Buy ten for $10 is similar to the three for $5 in the types of savings it can offer, but I mention it separately because this one can be very tricky.  Make sure the item normally costs more than $1. I know that sounds obvious, but when you are talking about one single dollar, people don’t pay much attention.

5. Compare ‘Per Unit’ Prices

Once you’re at the grocery store, compare prices. A larger or bulk size doesn’t always mean a cheaper price. Compare the value of different items by comparing the price per unit.

Some stores have a per-unit price listed on the shelf sticker for each item, but these can sometimes be inaccurate or broken down into different unit sizes. Some per unit prices might be calculated in ounces while others are in milligrams, so look out for that.

I prefer to just use my smartphone or a calculator to accurately figure the price per unit. Price per unit is the price of the item divided by the quantity of the units in the package. This gives you a clear picture of the value of each size.

Let’s use mayonnaise as an example. Since it’s a staple in most homes, people rarely comparison shop. They just automatically grab the biggest one knowing that they will use it all and that smaller size won’t be enough. But why not buy two of the smaller size?

At my local grocery store a 64-ounce jar of mayonnaise costs $7.12 (which is 11.1 cents per ounce), and a 32-ounce jar costs $3.48 (which is 10.8 cents an ounce). If you buy two of the 32-ounce jars, you just saved 16 cents for the same amount of product and you save refrigerator and pantry room with the smaller sizes

While we are on the subject of price per unit and bulk products, let’s talk meat.

6. Buy Meats in Bulk

Buy meats in bulk packages to get some great grocery savings. Larger packages of meat are normally sold at a discounted price per pound. Bulk meat discounts can range from $.50 per pound to as high as $1.50 per pound.

Here’s another comparison for you. 93% lean ground beef sells for $6.79 per pound in smaller packages but is only $5.79 per pound in bulk packages. Four 1 pound packages would cost $27.16, but one 4 pound bulk package would only cost $23.16. That’s a savings of $4.00.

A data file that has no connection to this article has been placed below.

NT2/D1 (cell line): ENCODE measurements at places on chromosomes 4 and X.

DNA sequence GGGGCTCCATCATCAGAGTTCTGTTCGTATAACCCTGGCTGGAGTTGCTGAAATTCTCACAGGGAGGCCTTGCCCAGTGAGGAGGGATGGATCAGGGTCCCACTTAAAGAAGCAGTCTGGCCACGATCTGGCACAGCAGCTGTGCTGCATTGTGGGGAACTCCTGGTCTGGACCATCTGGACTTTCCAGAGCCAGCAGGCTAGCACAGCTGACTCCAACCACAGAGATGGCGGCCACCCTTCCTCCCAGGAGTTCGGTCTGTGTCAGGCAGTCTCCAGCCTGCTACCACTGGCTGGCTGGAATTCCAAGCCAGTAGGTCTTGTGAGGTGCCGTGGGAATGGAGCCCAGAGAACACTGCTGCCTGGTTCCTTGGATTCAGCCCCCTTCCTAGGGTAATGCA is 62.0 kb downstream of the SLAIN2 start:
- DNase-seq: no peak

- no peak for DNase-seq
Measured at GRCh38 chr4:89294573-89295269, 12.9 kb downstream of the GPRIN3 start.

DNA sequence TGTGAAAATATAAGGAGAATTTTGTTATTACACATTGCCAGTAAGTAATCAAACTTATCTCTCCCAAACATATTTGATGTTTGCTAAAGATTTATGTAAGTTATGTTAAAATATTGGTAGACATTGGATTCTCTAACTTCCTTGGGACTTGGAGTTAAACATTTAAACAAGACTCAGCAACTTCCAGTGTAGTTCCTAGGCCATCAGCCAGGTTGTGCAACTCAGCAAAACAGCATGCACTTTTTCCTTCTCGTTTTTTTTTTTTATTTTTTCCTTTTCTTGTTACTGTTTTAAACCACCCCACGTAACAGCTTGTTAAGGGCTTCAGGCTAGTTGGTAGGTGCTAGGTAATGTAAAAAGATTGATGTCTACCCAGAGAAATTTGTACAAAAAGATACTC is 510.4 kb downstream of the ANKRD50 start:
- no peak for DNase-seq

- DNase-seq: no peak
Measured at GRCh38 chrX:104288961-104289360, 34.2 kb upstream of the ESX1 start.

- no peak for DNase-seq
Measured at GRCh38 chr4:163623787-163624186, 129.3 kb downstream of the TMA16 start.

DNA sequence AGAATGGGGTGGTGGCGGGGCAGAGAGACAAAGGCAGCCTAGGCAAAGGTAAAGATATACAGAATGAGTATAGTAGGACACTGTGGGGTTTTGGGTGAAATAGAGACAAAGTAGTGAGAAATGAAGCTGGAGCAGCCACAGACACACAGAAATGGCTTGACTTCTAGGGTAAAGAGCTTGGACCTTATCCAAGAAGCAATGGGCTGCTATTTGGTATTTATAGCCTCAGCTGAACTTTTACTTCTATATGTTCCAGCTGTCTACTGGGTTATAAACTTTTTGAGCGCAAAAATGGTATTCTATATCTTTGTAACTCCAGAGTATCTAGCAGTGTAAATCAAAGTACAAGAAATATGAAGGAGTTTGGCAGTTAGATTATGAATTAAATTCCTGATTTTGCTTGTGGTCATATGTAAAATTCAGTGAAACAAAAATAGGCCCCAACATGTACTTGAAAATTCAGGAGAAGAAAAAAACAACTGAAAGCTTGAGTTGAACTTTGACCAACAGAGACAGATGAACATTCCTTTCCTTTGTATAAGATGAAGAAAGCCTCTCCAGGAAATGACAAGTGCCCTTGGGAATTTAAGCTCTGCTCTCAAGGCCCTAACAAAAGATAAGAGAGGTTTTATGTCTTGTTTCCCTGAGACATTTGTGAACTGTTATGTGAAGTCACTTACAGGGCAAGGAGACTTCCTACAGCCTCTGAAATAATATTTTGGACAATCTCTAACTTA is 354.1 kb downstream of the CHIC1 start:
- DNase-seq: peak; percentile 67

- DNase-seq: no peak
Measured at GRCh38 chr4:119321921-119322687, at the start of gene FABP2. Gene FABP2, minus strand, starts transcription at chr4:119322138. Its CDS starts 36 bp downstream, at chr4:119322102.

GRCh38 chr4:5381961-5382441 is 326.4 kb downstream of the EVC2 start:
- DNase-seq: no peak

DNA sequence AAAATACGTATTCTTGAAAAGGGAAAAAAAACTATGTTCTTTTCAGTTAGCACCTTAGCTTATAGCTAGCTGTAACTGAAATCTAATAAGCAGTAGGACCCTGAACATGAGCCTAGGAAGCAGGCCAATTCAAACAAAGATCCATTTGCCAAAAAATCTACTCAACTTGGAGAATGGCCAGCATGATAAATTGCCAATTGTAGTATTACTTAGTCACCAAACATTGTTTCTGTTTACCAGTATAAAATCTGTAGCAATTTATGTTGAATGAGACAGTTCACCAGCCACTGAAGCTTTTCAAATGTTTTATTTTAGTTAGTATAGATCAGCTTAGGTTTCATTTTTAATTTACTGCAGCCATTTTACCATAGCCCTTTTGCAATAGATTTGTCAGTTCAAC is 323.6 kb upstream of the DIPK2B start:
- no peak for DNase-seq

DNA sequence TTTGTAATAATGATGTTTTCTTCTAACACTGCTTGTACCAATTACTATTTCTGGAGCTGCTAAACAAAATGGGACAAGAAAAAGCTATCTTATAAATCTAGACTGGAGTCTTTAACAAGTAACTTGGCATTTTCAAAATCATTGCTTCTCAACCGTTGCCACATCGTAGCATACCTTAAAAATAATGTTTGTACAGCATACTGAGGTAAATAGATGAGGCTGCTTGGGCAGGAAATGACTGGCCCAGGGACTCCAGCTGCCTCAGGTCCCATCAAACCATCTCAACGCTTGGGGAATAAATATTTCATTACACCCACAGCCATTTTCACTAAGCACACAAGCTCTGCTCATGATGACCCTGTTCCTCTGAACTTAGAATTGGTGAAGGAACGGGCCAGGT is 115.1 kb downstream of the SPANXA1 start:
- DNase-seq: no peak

Word of caution, be sure you are comparing similar items, such as the cut of meat or percentage of fat, etc. It doesn’t do any good to compare per pound prices of a small package of pork sirloin to a bulk package of pork chops.

Are you only cooking for one or two and don’t know what you would do with all of that meat? You can break bulk meats down into smaller individual portions, repackage and re-freeze it. Or you can use it to prepare a selection of premade freezer meals for those days when you don’t feel like prepping and cooking.

You can also use it all in your weekly menu by breaking it up into several different meals with different flavor profiles spread throughout the week. Fill in the extra meals with a different protein to break the monotony.

7. Shop Clearance

Right now you are rolling your eyes thinking ‘Absolutely Not, we are talking about food, not a pair of summer flip flops’. Please hear me out before you completely ignore this tip.

According to this article in Time, the use by/sell by date (shelf life) is a freshness guideline for the grocery store, not a discard date for the shopper. This date is what the grocer uses to keep track of the peak freshness of the item.

Once the food reaches this date the store will usually discount it for a time prior to tossing it. While not at its freshest, most food has a storage life after its shelf life. This is the time after the shelf life that the food is still safe to eat, cook, or freeze.

Most grocery stores have a Manager Sale section for such items. You can regularly find fresh meats within a day or two of their sell-by dates that are discounted 30-50%.

These are items they normally don’t include in the ‘buy one get one free’ sale. Some usual finds at my local grocer included ribeye steaks, filet mignon and round steaks with the occasional ham or bacon.

50% off is pretty self-explanatory so I won’t bore you with the whole comparison thing again. Just know that filet mignon typically sells for around $18.00 per pound, so savings here would be $9.00

Add Up the Savings

Have you been keeping track of the savings? If not, that’s ok, I did it for you.

These tips showed you how to save $16.50 on 2 roasts,  $1.00 on 3 salad dressings,  $0.16 on 2 jars of mayonnaise, $4.00 on a 4-pound package of ground beef, and $9.00 on a ribeye steak.

That’s an overall savings of $30.66 on 9 items, and you didn’t even break a sweat. But wait, there’s more.

Inadvertent Ways to Reduce Grocery Spending

You won’t see these grocery spending reductions as actual savings on your grocery receipt, but you will see them in your bank account or in the form of electronic gift cards.


Use Ibotta to get cash back on qualifying purchases. Sign up and download the app. Check Ibotta before you shop, buy the products at a supported retailer, and scan your receipt. Ibotta will deposit the cash into your account within 48 hours.

Fetch Rewards

Use Fetch Rewards to get electronic gift cards. Sign up and download the app. Do your shopping and scan your receipt. Fetch Rewards will find qualifying brand purchases and give you points based on those purchases. Those points can be redeemed for electronic gift cards ranging from online retailers to restaurants, entertainment, and travel rewards.

Reduce Grocery Spending and Get Rewards

Now you have some tips to reduce grocery spending and a couple of apps that you can use to earn cashback and gift cards. What are you waiting for? Get to the grocery store and then let me know how much you saved?

Do you have any tips I didn’t include? Please share them here.

Groceries and receipt showing savings